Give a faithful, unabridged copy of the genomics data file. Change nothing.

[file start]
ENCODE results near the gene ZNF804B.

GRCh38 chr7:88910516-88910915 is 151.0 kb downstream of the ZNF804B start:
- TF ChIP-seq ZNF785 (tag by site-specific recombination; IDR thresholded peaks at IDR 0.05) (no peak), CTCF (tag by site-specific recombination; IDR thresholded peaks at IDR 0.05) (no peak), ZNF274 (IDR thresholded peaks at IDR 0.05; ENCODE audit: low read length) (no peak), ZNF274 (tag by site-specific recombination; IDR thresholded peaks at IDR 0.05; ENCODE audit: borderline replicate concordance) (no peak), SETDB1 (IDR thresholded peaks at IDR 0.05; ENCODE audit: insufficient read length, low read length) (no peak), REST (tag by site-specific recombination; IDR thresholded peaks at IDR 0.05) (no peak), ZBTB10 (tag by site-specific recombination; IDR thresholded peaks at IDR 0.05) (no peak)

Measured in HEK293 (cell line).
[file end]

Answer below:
ENCODE results near the gene ZNF804B.

GRCh38 chr7:88910516-88910915 is 151.0 kb downstream of the ZNF804B start:
- TF ChIP-seq ZNF785 (tag by site-specific recombination; IDR thresholded peaks at IDR 0.05) (no peak), CTCF (tag by site-specific recombination; IDR thresholded peaks at IDR 0.05) (no peak), ZNF274 (IDR thresholded peaks at IDR 0.05; ENCODE audit: low read length) (no peak), ZNF274 (tag by site-specific recombination; IDR thresholded peaks at IDR 0.05; ENCODE audit: borderline replicate concordance) (no peak), SETDB1 (IDR thresholded peaks at IDR 0.05; ENCODE audit: insufficient read length, low read length) (no peak), REST (tag by site-specific recombination; IDR thresholded peaks at IDR 0.05) (no peak), ZBTB10 (tag by site-specific recombination; IDR thresholded peaks at IDR 0.05) (no peak)

Measured in HEK293 (cell line).